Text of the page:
Jean-Jacques (JJ) Dubray is a service-oriented architecture (SOA) guru and editor at InfoQ. I read him as a a technologist who understands the market dynamic that SOA is an enabler of business process management (BPM), and that the two terms are not synonymous or co-dependent. Therefore I read his InfoQ articles and his blog for background on standards and the SOA/BPM relationship respectively.
So I was happy to see that he read my recent blog post, "New York Times Misses European Union (EU)-Oracle-Sun Story." But I respectively disagree with the comments he left there about open source in the EU. He says:
" it is also important to note that many of the European Governments and municipalities are heavy users of (open source software) OSS for obvious cost/productivity reason. The EU is simply defending its interest and making sure they are not handing billions of dollars to Oracle or any other, carelessly.
His comment is actually more relevant to my Nov. 25 blog post, "EU Objection to Snoracle Teaches Three Open Source Lessons." In fact, Dubray's comments demonstrate by example some of the enterprise-software-market-dynamics lessons about open source that I think can be learned from the EU statement of objections against Oracle's acquisition of Sun.
First, sorry JJ, but it is not at all "obvious" that open source software is less costly or more productive than software licensed using some other terms and conditions. There is no research that points one way or the other on the subject, nor would I expect there would be any. The conventional-wisdom theory, which I have never tested, is that any lower startup cost associated with open source software trades off against higher developer and end-user personnel and training costs as use scales.
An important finding that I have confirmed in my own research is that open source licensed software functionality that involves minimal developer and end-user involvement and little supplier maintenance effort or subscription-maintenance-service value-add (e.g., Apache Web server software, JBoss application server) is rapidly adopted by other software suppliers under open source terms and conditions. Then they make it available to their users under the same conditions. But that trend of treating such "it-don't-break" functionality as a commodity predates the beginning of the modern open source terms and conditions era.
Second, I have never seen any research that says EU government entities are "heavy users" of software licensed under open source vs. non-open-source terms and conditions. Or heavier or lighter users of such terms and conditions than governments in other parts of the world, or in other industries. I would not expect to find any evidence of that since my research says consistently that IT staffs and end users worldwide choose software based on functionality, not license terms and conditions.
In fact, when it comes to the EU embrace of the open concept in general, just the opposite is happening. The European blogoblatherers have been up in arms recently about the EU allegedly changing its stance to a more neutral position on the subject of open source and standards relative to interoperability. (Sure,as I've written before, there are people who will wear only Italian shoes or drink French wine, and that's probably more true in Italy and France than elsewhere.)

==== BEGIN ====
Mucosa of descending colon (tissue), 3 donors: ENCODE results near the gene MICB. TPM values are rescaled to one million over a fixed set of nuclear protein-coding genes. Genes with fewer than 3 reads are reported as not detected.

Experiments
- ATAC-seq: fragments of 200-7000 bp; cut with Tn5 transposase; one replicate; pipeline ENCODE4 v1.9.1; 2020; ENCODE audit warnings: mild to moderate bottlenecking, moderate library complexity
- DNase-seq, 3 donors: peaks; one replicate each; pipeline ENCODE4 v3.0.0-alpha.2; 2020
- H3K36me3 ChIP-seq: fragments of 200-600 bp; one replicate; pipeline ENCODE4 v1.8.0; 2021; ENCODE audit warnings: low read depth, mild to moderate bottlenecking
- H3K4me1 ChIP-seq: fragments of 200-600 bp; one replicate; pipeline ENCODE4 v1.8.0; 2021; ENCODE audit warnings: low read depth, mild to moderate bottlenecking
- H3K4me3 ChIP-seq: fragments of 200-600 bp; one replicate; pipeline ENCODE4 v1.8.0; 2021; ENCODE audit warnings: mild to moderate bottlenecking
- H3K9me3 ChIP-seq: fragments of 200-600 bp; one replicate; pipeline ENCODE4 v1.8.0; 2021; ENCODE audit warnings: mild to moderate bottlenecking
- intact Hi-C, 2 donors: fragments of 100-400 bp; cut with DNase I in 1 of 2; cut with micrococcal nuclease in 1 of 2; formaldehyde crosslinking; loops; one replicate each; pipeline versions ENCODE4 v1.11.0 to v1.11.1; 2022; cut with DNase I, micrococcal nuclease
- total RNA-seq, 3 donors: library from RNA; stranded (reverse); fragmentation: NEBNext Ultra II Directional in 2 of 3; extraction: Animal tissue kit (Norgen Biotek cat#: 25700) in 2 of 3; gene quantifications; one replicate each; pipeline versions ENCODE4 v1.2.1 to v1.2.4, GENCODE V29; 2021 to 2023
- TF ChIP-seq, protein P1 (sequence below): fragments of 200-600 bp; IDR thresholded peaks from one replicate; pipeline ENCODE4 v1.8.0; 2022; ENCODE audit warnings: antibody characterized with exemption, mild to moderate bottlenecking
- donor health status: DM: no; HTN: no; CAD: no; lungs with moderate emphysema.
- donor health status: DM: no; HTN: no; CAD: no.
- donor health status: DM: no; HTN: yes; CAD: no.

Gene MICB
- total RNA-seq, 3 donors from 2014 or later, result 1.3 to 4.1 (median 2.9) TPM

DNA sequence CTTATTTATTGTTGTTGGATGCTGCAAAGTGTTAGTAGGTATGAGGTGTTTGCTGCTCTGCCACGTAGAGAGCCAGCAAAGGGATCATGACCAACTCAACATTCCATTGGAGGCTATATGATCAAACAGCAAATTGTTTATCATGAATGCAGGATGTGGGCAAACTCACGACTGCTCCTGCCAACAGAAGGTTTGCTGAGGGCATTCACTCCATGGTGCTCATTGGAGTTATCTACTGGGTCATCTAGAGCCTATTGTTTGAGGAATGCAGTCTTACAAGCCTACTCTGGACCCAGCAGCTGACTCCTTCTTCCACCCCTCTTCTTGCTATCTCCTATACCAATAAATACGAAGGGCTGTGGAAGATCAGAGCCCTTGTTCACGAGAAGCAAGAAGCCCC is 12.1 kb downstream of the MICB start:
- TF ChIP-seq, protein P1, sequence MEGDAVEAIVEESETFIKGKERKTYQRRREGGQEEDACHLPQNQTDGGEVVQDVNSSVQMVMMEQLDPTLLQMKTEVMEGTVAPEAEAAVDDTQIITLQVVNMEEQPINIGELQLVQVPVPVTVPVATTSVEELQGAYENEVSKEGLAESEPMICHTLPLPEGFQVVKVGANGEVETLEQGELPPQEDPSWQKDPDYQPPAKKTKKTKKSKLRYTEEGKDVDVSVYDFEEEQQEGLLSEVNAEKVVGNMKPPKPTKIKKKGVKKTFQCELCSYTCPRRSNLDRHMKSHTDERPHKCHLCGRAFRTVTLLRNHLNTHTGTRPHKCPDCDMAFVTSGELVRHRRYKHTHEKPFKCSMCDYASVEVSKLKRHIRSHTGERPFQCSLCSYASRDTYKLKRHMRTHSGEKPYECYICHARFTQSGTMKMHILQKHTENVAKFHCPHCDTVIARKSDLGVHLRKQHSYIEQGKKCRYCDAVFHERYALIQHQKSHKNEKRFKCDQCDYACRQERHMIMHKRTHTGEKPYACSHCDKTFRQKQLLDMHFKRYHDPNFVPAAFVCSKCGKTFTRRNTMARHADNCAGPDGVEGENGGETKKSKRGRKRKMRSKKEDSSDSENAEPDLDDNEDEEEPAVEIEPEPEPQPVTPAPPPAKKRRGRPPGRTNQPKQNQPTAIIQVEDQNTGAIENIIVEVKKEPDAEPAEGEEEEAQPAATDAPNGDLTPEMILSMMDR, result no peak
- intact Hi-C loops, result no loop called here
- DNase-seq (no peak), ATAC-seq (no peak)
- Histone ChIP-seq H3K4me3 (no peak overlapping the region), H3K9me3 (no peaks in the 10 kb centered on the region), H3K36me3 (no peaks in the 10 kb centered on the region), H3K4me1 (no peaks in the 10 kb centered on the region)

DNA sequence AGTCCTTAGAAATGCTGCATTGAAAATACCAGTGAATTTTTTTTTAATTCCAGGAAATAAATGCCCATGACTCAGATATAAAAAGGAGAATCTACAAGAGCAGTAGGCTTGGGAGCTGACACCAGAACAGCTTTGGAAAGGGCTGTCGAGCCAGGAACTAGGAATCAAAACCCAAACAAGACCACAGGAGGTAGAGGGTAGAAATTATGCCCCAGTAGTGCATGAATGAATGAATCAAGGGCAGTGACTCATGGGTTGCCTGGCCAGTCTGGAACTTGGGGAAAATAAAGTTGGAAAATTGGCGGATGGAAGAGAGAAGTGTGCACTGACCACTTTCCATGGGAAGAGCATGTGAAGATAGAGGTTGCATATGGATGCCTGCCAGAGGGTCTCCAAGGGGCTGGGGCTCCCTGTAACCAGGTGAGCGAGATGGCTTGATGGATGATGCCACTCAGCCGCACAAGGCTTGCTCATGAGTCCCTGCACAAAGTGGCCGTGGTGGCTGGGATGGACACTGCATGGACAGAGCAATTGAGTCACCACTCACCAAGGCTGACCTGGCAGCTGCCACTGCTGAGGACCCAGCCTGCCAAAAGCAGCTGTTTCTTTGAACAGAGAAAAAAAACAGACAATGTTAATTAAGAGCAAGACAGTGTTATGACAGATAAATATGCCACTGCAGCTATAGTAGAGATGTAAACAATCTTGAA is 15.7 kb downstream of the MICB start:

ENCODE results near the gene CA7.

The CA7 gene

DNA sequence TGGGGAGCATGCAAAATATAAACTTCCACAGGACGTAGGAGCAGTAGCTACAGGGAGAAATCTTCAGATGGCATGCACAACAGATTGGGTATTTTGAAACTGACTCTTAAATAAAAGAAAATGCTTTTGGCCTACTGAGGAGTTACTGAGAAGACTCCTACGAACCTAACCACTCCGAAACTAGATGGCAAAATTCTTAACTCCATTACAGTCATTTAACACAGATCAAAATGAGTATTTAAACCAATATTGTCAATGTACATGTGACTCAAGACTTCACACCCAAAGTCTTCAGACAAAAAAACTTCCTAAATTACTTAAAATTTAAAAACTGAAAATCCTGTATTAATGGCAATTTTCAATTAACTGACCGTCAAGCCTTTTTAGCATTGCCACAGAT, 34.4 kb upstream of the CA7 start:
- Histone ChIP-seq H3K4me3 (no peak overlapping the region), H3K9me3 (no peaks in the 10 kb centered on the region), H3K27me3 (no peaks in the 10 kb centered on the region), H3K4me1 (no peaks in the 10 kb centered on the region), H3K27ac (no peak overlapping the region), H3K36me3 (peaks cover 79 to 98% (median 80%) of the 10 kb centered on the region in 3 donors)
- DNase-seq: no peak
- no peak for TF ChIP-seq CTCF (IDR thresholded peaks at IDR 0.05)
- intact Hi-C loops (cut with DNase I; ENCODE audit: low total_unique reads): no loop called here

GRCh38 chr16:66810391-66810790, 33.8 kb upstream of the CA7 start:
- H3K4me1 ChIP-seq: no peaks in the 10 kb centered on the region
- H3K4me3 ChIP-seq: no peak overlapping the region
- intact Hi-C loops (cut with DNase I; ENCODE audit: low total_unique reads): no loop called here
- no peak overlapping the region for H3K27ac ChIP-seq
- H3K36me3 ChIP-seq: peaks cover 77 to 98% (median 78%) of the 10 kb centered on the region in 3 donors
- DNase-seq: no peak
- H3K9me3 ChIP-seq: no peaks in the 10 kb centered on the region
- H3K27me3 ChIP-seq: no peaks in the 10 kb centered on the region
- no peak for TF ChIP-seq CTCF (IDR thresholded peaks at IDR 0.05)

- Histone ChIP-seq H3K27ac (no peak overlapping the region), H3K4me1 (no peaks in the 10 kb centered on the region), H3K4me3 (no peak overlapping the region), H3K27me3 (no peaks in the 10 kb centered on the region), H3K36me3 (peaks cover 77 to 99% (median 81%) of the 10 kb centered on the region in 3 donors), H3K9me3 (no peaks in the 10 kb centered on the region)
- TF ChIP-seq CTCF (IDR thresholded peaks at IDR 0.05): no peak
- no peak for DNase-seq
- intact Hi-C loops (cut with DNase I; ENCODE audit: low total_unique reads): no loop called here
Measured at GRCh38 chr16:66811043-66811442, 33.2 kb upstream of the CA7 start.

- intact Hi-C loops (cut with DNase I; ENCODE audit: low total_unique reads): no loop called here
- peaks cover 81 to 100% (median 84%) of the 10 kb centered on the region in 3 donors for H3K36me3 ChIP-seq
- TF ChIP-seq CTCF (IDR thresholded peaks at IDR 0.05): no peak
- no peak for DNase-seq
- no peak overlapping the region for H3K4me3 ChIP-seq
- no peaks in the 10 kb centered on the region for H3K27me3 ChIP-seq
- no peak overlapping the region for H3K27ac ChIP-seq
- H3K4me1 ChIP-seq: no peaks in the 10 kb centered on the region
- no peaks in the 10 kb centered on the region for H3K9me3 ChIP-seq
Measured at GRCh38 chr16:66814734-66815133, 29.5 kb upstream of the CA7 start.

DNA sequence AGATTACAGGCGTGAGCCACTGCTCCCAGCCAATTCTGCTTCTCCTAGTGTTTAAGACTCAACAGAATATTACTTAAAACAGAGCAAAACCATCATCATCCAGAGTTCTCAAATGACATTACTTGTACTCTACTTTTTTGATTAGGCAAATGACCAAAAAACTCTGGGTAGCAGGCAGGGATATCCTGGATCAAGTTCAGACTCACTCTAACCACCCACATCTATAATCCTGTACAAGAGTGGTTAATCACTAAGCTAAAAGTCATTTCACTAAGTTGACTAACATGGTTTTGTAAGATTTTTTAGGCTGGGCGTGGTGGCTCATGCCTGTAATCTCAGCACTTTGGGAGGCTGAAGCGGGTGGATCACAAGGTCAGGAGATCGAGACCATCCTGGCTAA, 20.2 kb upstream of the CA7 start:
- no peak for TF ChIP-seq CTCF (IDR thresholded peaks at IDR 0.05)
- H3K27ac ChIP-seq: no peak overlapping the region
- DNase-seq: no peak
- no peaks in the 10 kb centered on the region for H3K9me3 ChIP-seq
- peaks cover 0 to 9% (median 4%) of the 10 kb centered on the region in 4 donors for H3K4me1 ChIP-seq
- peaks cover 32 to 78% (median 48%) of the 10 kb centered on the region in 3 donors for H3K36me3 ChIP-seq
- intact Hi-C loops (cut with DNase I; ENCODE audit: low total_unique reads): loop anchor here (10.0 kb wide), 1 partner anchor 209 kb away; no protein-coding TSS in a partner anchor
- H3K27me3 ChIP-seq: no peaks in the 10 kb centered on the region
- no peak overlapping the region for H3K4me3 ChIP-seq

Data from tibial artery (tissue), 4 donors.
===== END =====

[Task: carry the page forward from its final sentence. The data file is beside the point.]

Third, it's open source. Any EU government or anyone else that does not want to spend money with Oracle for database software can use PostgreSQL, BerkleyDB (an open source project that has grown under Oracle sponsorship for years), or a dozen other code sets, including even MySQL, without giving a euro to anyone. Of course, depending on function, they will need highly specialized IT development and administrative staffs to run it and keep it running. That's the conventional-wisdom tradeoff described above.
As for spending "billions of dollars" with Oracle, here JJ is clearly exaggerating, and I think it is just for effect. Research shows that Oracle only makes a few billion in all of Europe, Africa and western Asia, and only a part of that is from database sales. A small percentage of that is with governments and only a smaller percentage is with EU governments. Most of the money Oracle makes in Europe from all sources is plowed back into European employment and taxes.
So what is the "interest" that JJ says the EU is "simply defending"? Its idea is to tilt the EU enterprise-software market in favor of homeboys like the MariaDB project, a fork of MySQL. Such government intervention in the IT market is bad for IT folks.
Given the Obama administration and bi-partisan U.S. Senate intervention in the Sun/Oracle case already, it is just a matter of time before companies such as Dassault (no longer under IBM's umbrella), Sage, SAP and Software Ag are discriminated against in the United States the way Microsoft and now Oracle are being discriminated against in the EU. I would hate to see that happen because I believe software has no nationality.
JJ, stick to the technology stuff; you're good at it. Stay away from EU politics.